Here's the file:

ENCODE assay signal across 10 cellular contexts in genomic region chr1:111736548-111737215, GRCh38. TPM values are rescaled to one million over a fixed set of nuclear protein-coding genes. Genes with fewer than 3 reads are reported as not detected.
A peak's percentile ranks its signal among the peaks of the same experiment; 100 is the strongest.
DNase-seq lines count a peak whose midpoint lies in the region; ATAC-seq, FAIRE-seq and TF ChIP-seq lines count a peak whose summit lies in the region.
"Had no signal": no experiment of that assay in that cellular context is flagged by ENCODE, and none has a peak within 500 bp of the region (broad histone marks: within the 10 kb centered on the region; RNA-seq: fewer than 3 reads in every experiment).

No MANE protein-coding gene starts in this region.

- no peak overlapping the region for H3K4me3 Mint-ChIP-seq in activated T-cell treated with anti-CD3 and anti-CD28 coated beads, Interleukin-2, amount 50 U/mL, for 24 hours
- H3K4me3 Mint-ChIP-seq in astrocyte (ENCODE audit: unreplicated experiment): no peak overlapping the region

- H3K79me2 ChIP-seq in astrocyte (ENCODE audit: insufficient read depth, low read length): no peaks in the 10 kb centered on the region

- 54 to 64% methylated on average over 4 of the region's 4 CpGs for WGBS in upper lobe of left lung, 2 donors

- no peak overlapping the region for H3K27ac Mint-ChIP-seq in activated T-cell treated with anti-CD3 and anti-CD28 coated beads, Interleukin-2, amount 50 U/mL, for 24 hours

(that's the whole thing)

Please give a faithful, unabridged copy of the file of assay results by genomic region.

ENCODE assay signal across 10 cellular contexts in genomic region chr1:111736548-111737215, GRCh38. TPM values are rescaled to one million over a fixed set of nuclear protein-coding genes. Genes with fewer than 3 reads are reported as not detected.
A peak's percentile ranks its signal among the peaks of the same experiment; 100 is the strongest.
DNase-seq lines count a peak whose midpoint lies in the region; ATAC-seq, FAIRE-seq and TF ChIP-seq lines count a peak whose summit lies in the region.
"Had no signal": no experiment of that assay in that cellular context is flagged by ENCODE, and none has a peak within 500 bp of the region (broad histone marks: within the 10 kb centered on the region; RNA-seq: fewer than 3 reads in every experiment).

No MANE protein-coding gene starts in this region.

- no peak overlapping the region for H3K4me3 Mint-ChIP-seq in activated T-cell treated with anti-CD3 and anti-CD28 coated beads, Interleukin-2, amount 50 U/mL, for 24 hours
- H3K4me3 Mint-ChIP-seq in astrocyte (ENCODE audit: unreplicated experiment): no peak overlapping the region

- H3K79me2 ChIP-seq in astrocyte (ENCODE audit: insufficient read depth, low read length): no peaks in the 10 kb centered on the region

- 54 to 64% methylated on average over 4 of the region's 4 CpGs for WGBS in upper lobe of left lung, 2 donors

- no peak overlapping the region for H3K27ac Mint-ChIP-seq in activated T-cell treated with anti-CD3 and anti-CD28 coated beads, Interleukin-2, amount 50 U/mL, for 24 hours